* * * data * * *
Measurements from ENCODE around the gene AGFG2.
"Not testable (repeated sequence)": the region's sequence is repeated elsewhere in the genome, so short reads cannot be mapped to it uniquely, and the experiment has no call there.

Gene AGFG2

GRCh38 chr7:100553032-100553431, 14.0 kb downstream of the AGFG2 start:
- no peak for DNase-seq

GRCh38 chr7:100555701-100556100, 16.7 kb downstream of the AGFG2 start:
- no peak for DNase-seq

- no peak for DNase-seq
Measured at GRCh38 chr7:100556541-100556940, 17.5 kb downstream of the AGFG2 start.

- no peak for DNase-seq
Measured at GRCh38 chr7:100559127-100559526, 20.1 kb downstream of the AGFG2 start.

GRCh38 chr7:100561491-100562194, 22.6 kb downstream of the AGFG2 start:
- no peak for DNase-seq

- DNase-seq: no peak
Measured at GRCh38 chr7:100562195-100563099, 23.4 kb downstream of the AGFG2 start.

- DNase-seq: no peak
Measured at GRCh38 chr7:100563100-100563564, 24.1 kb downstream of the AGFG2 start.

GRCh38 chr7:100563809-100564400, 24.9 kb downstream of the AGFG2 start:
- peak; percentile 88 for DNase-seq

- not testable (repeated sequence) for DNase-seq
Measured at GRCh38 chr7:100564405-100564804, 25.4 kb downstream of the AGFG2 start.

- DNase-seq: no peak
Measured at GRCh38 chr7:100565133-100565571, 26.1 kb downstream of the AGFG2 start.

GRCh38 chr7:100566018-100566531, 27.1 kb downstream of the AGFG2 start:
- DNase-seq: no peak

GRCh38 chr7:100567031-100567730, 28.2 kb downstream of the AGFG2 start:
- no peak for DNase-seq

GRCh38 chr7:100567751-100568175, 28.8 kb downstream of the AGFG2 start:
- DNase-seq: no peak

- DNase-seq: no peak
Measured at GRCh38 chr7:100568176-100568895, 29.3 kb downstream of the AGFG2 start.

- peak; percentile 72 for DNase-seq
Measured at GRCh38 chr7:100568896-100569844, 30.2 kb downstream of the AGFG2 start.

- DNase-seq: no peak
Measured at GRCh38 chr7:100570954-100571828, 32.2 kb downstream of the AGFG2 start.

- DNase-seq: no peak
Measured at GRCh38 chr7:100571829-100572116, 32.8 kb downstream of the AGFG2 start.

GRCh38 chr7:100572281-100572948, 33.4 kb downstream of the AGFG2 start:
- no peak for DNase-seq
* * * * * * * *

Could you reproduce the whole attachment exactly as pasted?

Measurements from ENCODE around the gene AGFG2.
"Not testable (repeated sequence)": the region's sequence is repeated elsewhere in the genome, so short reads cannot be mapped to it uniquely, and the experiment has no call there.

Gene AGFG2

GRCh38 chr7:100553032-100553431, 14.0 kb downstream of the AGFG2 start:
- no peak for DNase-seq

GRCh38 chr7:100555701-100556100, 16.7 kb downstream of the AGFG2 start:
- no peak for DNase-seq

- no peak for DNase-seq
Measured at GRCh38 chr7:100556541-100556940, 17.5 kb downstream of the AGFG2 start.

- no peak for DNase-seq
Measured at GRCh38 chr7:100559127-100559526, 20.1 kb downstream of the AGFG2 start.

GRCh38 chr7:100561491-100562194, 22.6 kb downstream of the AGFG2 start:
- no peak for DNase-seq

- DNase-seq: no peak
Measured at GRCh38 chr7:100562195-100563099, 23.4 kb downstream of the AGFG2 start.

- DNase-seq: no peak
Measured at GRCh38 chr7:100563100-100563564, 24.1 kb downstream of the AGFG2 start.

GRCh38 chr7:100563809-100564400, 24.9 kb downstream of the AGFG2 start:
- peak; percentile 88 for DNase-seq

- not testable (repeated sequence) for DNase-seq
Measured at GRCh38 chr7:100564405-100564804, 25.4 kb downstream of the AGFG2 start.

- DNase-seq: no peak
Measured at GRCh38 chr7:100565133-100565571, 26.1 kb downstream of the AGFG2 start.

GRCh38 chr7:100566018-100566531, 27.1 kb downstream of the AGFG2 start:
- DNase-seq: no peak

GRCh38 chr7:100567031-100567730, 28.2 kb downstream of the AGFG2 start:
- no peak for DNase-seq

GRCh38 chr7:100567751-100568175, 28.8 kb downstream of the AGFG2 start:
- DNase-seq: no peak

- DNase-seq: no peak
Measured at GRCh38 chr7:100568176-100568895, 29.3 kb downstream of the AGFG2 start.

- peak; percentile 72 for DNase-seq
Measured at GRCh38 chr7:100568896-100569844, 30.2 kb downstream of the AGFG2 start.

- DNase-seq: no peak
Measured at GRCh38 chr7:100570954-100571828, 32.2 kb downstream of the AGFG2 start.

- DNase-seq: no peak
Measured at GRCh38 chr7:100571829-100572116, 32.8 kb downstream of the AGFG2 start.

GRCh38 chr7:100572281-100572948, 33.4 kb downstream of the AGFG2 start:
- no peak for DNase-seq